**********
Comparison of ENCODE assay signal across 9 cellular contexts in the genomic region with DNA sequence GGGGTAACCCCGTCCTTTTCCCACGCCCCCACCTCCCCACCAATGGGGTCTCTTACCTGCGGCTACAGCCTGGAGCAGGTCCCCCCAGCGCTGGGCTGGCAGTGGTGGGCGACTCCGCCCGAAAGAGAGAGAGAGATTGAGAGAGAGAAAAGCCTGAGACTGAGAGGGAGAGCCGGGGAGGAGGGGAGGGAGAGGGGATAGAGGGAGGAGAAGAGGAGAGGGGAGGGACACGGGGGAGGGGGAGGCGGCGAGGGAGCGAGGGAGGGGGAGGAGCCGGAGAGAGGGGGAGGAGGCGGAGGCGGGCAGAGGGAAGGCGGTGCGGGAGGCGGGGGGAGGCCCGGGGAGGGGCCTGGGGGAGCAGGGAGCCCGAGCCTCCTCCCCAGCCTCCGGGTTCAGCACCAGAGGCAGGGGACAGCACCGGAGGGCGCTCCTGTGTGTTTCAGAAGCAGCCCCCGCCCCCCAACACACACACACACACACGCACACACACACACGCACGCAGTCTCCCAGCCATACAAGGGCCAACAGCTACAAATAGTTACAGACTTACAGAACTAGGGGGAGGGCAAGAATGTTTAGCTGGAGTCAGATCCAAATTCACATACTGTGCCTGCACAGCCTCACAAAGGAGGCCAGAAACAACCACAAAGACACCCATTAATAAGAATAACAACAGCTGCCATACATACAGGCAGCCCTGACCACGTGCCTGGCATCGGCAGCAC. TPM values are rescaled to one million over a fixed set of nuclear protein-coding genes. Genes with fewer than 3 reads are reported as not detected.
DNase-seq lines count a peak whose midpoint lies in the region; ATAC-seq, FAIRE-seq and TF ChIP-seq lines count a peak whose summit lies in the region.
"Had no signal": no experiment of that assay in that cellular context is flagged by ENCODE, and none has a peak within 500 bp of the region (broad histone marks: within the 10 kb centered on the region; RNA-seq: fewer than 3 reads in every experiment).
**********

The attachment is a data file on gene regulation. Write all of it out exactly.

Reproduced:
Comparison of ENCODE assay signal across 9 cellular contexts in the genomic region with DNA sequence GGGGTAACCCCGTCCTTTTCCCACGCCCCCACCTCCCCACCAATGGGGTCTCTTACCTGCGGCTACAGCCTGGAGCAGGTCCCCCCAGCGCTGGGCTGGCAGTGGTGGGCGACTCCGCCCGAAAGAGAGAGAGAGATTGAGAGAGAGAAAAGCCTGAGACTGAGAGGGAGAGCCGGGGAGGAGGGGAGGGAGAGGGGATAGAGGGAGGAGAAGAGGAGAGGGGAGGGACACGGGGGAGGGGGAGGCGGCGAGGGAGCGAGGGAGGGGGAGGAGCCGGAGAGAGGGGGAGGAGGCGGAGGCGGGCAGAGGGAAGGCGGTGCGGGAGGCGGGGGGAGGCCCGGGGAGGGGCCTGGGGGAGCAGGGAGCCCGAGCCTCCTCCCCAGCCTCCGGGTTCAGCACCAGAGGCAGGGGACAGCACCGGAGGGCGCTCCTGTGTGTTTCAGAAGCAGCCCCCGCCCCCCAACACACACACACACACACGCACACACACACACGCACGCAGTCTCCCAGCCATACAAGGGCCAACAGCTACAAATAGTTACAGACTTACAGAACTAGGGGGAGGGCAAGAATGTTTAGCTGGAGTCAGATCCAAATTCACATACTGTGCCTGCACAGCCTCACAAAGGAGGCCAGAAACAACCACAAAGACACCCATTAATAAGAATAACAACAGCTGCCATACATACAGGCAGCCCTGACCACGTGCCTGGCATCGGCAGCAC. TPM values are rescaled to one million over a fixed set of nuclear protein-coding genes. Genes with fewer than 3 reads are reported as not detected.
DNase-seq lines count a peak whose midpoint lies in the region; ATAC-seq, FAIRE-seq and TF ChIP-seq lines count a peak whose summit lies in the region.
"Had no signal": no experiment of that assay in that cellular context is flagged by ENCODE, and none has a peak within 500 bp of the region (broad histone marks: within the 10 kb centered on the region; RNA-seq: fewer than 3 reads in every experiment).